This lengthy comic is generally a ferocious battle between a super villain called Doomsday and first the JLA and then Superman. Doomsday seems unstoppable, when he first appears the JLA minus Superman do battle against the rampaging monster to no avail. They are seriously defeated, some injured to near the point of death. Doomsday is not a monster with an agenda; the mind of the creature cannot be probed beyond the point of having the simple goal to destroy everything it encounters. A television journalist is interviewing Superman when he is informed of the defeat of the JLA and he immediately flies off to enter the battle, and what a battle it is. The mindless monster has a goal of traveling to Metropolis and no force seems capable of stopping it. They thrash each other with blows so powerful they damage nearby buildings yet Doomsday seems invulnerable to even the mighty blows of the great Superman. Things come to a climax when Doomsday knocks Superman down and begins to descend on Lois Lane. Finding reserves of power and energy that he never knew he had, Superman delivers the most powerful blow of his career while receiving the most vicious punch he has ever received in return. Both blows prove fatal and Superman dies while being cradled in the arms of his beloved Lois Lane as his blood flows down her arms and her tears flow down her checks and onto his battered face. This comic was a watershed event in the history of the comics, an icon of the superhero genre dies in defense of the world and those he loves. Very well done and packed with action, this is a comic book that all fans of the superhero segment of the comic book literature should read.
It's taken a long time for comics to get where they are today. At the present, comics are widely regarded as a serious art form, although the medium still has a long way to go before everyone buys that. It's true, though. Unfortunately, when most people think of comics, they think of the original comics from the '40s, '50s, and '60s, back when Batman and Robin were fighting "Blockbuster," a villain who could kill Batman with his flashlight, or when Lois Lane could only watch helplessly as Superman … more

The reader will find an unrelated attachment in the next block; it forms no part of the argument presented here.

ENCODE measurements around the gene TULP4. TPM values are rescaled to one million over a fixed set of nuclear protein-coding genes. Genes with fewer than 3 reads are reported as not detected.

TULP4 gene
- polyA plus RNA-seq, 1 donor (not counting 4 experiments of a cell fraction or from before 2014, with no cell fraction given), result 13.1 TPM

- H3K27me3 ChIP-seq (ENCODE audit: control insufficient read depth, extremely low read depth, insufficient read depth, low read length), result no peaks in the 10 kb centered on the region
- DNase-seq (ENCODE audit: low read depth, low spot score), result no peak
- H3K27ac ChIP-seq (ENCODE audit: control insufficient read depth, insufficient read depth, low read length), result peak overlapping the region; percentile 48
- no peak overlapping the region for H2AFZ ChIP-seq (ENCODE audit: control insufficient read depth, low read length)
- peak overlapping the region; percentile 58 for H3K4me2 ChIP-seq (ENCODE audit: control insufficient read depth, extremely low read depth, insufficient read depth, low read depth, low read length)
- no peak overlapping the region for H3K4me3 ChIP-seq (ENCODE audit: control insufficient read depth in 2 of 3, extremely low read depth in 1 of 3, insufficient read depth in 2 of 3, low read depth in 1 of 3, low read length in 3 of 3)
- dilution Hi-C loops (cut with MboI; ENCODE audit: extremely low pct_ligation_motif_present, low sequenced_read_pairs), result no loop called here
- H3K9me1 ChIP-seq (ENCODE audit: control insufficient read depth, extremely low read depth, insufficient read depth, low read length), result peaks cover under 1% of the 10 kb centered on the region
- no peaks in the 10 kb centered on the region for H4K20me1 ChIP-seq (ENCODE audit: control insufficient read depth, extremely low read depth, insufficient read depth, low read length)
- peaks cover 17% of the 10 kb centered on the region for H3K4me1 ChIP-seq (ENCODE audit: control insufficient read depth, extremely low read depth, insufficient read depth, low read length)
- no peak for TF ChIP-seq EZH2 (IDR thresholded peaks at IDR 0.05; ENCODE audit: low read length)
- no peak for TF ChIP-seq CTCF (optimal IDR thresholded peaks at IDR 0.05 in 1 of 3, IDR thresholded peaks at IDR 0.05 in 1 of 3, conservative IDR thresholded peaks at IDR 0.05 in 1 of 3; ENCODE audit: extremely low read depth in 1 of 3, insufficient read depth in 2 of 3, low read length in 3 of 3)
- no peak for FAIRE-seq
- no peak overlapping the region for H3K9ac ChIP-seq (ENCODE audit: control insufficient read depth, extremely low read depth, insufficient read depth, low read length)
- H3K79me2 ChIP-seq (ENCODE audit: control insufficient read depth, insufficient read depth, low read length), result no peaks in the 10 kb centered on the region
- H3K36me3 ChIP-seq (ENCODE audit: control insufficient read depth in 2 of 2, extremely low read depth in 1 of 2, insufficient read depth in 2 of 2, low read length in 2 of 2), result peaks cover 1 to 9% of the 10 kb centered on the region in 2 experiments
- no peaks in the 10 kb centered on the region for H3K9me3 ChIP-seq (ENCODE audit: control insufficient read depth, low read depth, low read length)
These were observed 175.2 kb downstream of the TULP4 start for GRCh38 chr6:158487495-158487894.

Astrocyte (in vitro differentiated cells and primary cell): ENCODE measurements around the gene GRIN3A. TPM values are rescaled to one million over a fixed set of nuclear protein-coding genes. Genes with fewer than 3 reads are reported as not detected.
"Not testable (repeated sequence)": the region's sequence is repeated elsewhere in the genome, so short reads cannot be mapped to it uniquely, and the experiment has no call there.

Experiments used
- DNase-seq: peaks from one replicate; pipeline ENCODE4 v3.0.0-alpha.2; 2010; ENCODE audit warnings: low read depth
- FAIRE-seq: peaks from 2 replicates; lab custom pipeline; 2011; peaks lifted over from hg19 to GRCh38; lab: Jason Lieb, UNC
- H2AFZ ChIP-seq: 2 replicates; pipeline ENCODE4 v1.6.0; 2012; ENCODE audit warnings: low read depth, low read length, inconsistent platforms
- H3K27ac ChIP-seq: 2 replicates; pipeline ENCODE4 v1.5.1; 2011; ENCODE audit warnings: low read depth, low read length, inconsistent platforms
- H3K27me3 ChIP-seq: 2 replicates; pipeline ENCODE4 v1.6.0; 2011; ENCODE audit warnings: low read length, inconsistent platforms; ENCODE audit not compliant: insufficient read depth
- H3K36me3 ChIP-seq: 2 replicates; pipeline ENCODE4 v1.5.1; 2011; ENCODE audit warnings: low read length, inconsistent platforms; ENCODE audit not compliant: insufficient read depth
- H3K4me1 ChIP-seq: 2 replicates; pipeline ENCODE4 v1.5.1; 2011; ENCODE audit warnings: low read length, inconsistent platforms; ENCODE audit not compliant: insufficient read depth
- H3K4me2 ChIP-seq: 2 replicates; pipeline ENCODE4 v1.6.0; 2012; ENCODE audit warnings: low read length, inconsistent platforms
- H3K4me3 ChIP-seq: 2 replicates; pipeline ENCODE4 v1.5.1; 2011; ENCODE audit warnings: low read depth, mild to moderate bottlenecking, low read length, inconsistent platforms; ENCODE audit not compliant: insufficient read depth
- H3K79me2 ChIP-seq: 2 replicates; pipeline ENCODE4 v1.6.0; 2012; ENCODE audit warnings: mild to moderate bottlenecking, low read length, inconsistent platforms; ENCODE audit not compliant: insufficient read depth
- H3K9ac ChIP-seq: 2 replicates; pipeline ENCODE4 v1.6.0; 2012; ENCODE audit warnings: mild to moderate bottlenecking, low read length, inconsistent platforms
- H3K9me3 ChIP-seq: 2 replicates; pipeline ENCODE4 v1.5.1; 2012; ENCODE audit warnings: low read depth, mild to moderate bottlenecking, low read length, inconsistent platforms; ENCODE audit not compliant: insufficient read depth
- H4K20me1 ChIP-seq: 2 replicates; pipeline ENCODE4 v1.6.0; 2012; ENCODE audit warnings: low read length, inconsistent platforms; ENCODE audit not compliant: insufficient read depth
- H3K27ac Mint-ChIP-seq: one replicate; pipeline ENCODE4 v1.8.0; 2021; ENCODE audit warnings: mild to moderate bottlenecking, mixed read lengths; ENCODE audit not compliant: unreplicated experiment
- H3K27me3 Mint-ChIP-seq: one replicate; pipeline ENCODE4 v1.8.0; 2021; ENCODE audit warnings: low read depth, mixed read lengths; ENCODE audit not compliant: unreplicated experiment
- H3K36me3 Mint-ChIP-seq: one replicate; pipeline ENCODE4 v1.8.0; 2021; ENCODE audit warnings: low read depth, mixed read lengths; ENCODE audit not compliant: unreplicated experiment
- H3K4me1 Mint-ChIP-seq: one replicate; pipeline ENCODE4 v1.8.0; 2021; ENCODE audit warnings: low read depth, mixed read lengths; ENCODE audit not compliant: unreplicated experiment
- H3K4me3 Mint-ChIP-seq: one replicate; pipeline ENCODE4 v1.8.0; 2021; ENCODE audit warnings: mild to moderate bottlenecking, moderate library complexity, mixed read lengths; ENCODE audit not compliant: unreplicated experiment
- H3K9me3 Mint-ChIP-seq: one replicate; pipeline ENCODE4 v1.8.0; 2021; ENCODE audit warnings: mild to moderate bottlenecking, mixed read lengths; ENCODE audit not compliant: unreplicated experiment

Charlie Ashbacher is a compulsive reader and writer about many subjects. His prime areas of expertise are in mathematics and computers where he has taught every course in the mathematics and computer … more
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The Death of Supermanwas a 1992 stunt that turned out to be DC's bestsellingSupermancomic ever. The massive 11-issue crossover among four different series (Superman,Superman: The Man of Steel,Action Comics, andJustice League of America) introduces an unstoppable alien named Doomsday who creates a path of destruction on his way to the heart of Metropolis and whom Superman must stop at any cost. It's of interest as a milestone of the Superman mythos (though of course the outcome didn't last), but casual fans might be underwhelmed by the unfamiliar villain and the unfamiliar Justice League (with Booster Gold, Blue Beetle, and other minor heroes rather than the traditional lineup), the drawn-out story (by Dan Jurgens, Jerry Ordway, Louise Simonson, and Roger Stern), and the ordinary art (by Jurgens, Jon Bogadanove, Tom Grummett, and Jackson Guice).--David Horiuchi